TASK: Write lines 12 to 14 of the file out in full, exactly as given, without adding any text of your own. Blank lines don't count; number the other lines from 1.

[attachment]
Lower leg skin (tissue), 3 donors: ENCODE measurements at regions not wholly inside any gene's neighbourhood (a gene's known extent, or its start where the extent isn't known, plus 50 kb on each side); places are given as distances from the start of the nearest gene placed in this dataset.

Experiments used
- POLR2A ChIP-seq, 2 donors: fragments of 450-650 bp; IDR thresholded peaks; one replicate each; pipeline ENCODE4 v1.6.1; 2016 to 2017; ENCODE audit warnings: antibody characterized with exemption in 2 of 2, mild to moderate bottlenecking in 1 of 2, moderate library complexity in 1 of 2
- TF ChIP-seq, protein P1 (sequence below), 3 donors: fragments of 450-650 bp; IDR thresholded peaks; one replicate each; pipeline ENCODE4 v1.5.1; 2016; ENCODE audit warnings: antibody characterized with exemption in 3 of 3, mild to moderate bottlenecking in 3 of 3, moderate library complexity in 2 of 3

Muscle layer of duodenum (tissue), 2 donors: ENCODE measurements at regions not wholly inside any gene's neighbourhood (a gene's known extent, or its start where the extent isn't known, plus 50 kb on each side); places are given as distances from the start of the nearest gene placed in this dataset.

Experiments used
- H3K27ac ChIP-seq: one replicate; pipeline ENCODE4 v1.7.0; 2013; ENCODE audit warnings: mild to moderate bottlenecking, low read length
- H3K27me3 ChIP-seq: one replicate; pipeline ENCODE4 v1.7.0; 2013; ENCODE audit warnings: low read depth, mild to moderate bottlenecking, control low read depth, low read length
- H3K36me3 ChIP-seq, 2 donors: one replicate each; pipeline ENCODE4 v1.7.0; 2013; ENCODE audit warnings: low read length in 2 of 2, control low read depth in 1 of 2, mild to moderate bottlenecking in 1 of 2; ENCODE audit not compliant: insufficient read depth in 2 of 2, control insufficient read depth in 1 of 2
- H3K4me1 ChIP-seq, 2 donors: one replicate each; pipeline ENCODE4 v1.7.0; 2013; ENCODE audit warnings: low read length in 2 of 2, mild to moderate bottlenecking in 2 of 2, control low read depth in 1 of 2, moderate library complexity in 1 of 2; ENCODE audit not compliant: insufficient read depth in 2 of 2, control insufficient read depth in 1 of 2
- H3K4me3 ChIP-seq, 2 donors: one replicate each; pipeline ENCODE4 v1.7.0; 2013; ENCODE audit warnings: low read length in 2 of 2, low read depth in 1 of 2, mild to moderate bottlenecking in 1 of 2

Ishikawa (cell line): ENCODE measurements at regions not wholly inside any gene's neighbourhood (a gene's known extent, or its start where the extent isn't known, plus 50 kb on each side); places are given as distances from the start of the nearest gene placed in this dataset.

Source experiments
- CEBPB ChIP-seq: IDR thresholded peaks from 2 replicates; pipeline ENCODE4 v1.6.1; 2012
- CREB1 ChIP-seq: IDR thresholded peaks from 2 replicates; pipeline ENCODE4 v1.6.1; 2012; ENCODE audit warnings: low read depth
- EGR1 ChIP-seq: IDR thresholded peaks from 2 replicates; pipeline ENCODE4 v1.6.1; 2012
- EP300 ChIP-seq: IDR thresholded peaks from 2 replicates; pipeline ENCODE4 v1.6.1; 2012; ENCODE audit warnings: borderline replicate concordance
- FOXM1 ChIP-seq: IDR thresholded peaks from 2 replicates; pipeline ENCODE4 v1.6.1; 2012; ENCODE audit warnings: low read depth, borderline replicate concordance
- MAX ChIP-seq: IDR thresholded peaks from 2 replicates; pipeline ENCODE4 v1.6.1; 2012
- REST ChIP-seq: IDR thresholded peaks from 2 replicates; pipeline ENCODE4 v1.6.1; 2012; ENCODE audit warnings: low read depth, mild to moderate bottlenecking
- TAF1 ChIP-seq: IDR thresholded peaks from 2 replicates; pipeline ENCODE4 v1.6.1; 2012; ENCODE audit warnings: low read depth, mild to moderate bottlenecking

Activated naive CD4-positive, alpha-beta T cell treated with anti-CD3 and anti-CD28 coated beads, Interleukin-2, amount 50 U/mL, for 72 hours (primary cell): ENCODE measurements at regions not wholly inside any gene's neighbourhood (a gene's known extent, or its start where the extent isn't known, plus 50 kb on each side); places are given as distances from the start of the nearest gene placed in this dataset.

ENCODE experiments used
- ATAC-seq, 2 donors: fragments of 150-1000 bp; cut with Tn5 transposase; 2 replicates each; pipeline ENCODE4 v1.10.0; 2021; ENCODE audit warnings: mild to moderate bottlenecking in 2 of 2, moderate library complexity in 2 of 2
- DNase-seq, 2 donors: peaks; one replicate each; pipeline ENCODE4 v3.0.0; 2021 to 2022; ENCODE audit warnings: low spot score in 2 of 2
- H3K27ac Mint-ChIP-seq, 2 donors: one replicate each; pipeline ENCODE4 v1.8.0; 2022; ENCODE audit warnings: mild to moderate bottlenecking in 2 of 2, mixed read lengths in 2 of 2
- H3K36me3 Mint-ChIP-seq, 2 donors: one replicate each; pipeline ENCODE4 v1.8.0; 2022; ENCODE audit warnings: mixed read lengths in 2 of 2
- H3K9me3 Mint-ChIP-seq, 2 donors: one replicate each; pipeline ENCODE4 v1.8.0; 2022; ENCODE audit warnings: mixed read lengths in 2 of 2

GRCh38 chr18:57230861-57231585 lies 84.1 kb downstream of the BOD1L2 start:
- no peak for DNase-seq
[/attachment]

Ishikawa (cell line): ENCODE measurements at regions not wholly inside any gene's neighbourhood (a gene's known extent, or its start where the extent isn't known, plus 50 kb on each side); places are given as distances from the start of the nearest gene placed in this dataset.

Source experiments
- CEBPB ChIP-seq: IDR thresholded peaks from 2 replicates; pipeline ENCODE4 v1.6.1; 2012